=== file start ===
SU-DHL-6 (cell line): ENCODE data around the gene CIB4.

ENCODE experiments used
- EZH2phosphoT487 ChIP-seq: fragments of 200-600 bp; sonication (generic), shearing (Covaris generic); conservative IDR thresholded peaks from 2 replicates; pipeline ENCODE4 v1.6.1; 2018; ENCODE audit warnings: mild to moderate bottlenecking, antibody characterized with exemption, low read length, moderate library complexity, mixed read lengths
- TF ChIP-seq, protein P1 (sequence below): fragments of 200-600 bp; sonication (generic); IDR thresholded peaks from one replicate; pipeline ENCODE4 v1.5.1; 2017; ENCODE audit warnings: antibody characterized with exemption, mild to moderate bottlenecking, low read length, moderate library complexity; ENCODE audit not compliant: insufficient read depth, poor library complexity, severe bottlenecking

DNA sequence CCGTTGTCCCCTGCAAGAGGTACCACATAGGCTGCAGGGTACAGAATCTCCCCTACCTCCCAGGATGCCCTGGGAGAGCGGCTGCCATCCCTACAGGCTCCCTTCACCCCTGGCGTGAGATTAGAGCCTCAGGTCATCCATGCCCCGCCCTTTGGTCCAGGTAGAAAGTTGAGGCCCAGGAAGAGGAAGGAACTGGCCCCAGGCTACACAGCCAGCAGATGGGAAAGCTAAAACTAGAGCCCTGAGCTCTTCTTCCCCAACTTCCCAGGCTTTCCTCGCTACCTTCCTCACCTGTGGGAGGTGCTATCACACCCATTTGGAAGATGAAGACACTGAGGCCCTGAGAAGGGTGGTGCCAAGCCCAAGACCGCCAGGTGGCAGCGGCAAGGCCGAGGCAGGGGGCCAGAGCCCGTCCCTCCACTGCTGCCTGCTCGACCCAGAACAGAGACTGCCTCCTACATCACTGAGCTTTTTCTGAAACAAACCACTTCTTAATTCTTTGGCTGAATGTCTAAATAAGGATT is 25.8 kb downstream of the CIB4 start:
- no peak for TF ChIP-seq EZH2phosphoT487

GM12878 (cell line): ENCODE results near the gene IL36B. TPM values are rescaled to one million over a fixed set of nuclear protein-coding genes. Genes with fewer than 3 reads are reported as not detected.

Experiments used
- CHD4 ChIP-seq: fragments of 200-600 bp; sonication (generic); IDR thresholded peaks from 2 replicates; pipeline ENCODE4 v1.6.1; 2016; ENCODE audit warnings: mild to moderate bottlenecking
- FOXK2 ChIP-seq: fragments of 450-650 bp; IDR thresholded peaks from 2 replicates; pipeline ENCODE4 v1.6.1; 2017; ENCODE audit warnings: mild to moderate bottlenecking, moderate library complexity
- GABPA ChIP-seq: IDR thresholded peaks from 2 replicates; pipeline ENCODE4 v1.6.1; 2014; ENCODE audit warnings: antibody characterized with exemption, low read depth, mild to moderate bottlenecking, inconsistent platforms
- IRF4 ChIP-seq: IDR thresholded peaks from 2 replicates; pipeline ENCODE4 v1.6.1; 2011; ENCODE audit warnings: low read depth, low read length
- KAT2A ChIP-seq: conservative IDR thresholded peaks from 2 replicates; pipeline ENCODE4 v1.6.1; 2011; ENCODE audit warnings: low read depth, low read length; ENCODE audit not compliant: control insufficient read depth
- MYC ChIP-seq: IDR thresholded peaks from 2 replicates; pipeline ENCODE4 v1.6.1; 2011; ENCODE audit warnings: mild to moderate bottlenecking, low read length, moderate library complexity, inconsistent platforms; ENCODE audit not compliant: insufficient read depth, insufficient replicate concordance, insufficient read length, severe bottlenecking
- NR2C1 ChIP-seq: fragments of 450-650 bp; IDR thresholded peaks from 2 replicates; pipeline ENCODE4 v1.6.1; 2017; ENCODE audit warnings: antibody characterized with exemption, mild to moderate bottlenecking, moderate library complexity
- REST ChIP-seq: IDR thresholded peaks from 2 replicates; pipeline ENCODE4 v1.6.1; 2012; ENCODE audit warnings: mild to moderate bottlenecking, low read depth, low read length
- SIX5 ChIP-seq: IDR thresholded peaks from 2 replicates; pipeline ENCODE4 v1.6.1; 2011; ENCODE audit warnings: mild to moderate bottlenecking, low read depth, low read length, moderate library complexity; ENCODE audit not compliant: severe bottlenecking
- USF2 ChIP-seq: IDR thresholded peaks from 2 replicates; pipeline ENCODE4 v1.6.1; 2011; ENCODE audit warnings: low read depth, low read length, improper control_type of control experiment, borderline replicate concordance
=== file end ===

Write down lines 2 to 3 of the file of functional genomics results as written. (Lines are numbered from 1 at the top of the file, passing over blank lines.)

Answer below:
ENCODE experiments used
- EZH2phosphoT487 ChIP-seq: fragments of 200-600 bp; sonication (generic), shearing (Covaris generic); conservative IDR thresholded peaks from 2 replicates; pipeline ENCODE4 v1.6.1; 2018; ENCODE audit warnings: mild to moderate bottlenecking, antibody characterized with exemption, low read length, moderate library complexity, mixed read lengths